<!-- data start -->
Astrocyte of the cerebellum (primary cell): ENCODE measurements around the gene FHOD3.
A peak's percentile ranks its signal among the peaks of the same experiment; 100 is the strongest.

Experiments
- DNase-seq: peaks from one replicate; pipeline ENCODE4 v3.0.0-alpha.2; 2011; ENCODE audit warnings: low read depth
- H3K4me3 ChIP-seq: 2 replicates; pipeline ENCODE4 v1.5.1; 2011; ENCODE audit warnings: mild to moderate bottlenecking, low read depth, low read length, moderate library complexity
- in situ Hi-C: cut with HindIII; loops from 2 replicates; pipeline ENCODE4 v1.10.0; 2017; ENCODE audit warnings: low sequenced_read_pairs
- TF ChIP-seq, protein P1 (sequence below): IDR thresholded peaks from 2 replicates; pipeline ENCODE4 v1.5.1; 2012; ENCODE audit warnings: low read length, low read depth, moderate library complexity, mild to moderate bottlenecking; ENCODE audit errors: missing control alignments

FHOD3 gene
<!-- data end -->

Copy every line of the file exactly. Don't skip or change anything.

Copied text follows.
Astrocyte of the cerebellum (primary cell): ENCODE measurements around the gene FHOD3.
A peak's percentile ranks its signal among the peaks of the same experiment; 100 is the strongest.

Experiments
- DNase-seq: peaks from one replicate; pipeline ENCODE4 v3.0.0-alpha.2; 2011; ENCODE audit warnings: low read depth
- H3K4me3 ChIP-seq: 2 replicates; pipeline ENCODE4 v1.5.1; 2011; ENCODE audit warnings: mild to moderate bottlenecking, low read depth, low read length, moderate library complexity
- in situ Hi-C: cut with HindIII; loops from 2 replicates; pipeline ENCODE4 v1.10.0; 2017; ENCODE audit warnings: low sequenced_read_pairs
- TF ChIP-seq, protein P1 (sequence below): IDR thresholded peaks from 2 replicates; pipeline ENCODE4 v1.5.1; 2012; ENCODE audit warnings: low read length, low read depth, moderate library complexity, mild to moderate bottlenecking; ENCODE audit errors: missing control alignments

FHOD3 gene